Absolute vs. Relative URL

Here's the difference between a Relative and an Absolute URL.

An Absolute URL is one that works from no matter where you try to use it.

For example,
http://www.cs.rice.edu/CRPC/GT/silha/Lessons.html is an absolute URL.

The absolute URL show the entire path to the file, including the protocol, server name, the complete path and the file name itself.

In our HTML book by Elizabeth Castro on page 20 she explains it this way:

An absolute URL is analogous to a complete street address, including name, street and number, city, state, zip code, and country. No matter where a letter is sent from, the post office will be able to find the recipient.

A Relative URL, on the other hand, depends on being accessed from some particular place. Again, in the HTML book on pg. 21 she explains it this way...

To give you directions to my neighbor's house, instead of giving her complete address, I might just say "it's three doors down on the right". This is a relative address -- where it points to depends on where the information is given from. With the same information in a different city, you'd never find my neighbor.

For example,

the URL Images/ will work from the page at http://www.cs.rice.edu/CRPC/GT/silha/

Why does this matter?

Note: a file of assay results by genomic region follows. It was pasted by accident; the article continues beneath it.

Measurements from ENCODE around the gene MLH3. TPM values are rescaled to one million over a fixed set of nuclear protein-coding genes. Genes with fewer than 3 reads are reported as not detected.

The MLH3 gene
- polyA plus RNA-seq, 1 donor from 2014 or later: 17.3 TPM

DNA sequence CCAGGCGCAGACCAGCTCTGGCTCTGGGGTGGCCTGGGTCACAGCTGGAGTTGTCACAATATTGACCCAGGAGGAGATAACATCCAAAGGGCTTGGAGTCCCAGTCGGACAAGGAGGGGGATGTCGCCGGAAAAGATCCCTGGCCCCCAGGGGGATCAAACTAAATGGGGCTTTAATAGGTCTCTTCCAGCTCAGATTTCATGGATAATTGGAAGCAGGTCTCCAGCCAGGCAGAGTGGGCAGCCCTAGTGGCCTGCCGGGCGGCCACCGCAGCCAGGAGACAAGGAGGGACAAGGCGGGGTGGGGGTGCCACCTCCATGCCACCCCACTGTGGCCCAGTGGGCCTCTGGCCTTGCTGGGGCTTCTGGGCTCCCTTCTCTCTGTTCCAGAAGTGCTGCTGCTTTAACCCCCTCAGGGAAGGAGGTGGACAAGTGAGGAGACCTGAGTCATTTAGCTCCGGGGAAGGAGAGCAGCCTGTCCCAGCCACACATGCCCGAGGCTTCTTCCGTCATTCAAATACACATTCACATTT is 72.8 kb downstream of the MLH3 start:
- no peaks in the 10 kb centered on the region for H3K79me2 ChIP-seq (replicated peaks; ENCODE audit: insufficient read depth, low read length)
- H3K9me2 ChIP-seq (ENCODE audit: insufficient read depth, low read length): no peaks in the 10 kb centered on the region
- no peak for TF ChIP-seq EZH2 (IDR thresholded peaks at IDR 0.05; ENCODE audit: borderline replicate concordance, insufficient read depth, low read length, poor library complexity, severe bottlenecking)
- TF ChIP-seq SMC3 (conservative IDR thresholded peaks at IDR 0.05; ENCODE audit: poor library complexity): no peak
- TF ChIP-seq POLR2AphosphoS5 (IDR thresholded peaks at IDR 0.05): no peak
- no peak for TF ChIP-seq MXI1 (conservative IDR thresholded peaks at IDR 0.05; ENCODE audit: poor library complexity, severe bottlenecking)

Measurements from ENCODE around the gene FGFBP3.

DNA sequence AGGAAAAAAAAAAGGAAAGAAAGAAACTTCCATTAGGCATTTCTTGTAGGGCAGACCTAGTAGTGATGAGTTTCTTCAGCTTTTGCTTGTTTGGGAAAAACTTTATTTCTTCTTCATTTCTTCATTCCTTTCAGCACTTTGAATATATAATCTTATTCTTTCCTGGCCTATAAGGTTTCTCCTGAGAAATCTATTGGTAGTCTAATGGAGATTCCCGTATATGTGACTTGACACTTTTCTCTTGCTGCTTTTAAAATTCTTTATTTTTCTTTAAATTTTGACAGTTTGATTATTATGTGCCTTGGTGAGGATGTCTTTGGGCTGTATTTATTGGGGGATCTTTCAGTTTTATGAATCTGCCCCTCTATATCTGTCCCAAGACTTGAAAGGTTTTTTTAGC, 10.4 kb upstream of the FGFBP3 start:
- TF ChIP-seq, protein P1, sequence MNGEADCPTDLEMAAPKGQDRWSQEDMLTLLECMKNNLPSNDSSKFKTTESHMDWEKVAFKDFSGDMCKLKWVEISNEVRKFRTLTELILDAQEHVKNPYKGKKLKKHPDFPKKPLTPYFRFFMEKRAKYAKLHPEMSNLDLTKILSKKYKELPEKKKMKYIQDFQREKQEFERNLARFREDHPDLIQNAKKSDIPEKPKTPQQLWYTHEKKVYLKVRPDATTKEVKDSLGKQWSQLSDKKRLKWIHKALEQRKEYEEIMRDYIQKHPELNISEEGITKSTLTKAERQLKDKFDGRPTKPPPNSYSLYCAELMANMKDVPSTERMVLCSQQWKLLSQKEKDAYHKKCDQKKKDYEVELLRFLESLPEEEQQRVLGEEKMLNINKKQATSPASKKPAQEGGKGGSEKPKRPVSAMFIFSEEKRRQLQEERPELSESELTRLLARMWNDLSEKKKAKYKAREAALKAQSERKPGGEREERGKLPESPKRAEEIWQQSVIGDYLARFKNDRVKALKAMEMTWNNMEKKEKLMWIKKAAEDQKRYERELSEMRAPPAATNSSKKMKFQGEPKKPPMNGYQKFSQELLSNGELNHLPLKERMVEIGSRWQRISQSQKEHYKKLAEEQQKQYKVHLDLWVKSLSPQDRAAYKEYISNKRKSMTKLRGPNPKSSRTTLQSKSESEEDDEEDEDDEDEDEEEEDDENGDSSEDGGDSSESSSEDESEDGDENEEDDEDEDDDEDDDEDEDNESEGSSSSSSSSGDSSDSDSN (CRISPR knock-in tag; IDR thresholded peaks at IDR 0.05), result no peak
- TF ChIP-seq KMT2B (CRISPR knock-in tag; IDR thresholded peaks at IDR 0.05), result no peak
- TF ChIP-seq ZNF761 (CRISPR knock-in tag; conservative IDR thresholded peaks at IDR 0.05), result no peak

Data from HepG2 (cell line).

Suppose my home page contains a link to my Images directory. If my home page's new URL becomes http://www.crpc.rice.edu/CRPC/GT/silha/ then the absolute URL will still point to http://www.crpc.rice.edu/CRPC/GT/silha/ while the relative URL is RELATIVE to where my new home page is, so it will get the pictures out of http://www.crpc.rice.edu/CRPC/GT/silha/Images which is what I'd want if all my stuff got moved over.

So, here's what you need to do. For every anchor that you have on every page, check what the reference ("HREF") reads. Suppose it looks like

< A HREF="http://www.crpc.rice.edu/CRPC/GT/silha/Images">fish </A>

then you should change it to look like

< A HREF="Images/">fish </A>

Let's take a look at the document source of an example page.

Click Example

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This page was developed through GirlTECH '97, a teacher training and student technology council program sponsored by the Center for Research on Parallel Computation (CRPC), a National Science Foundation-funded Science and Technology Center. Thanks to the RGK Foundation for its generous support.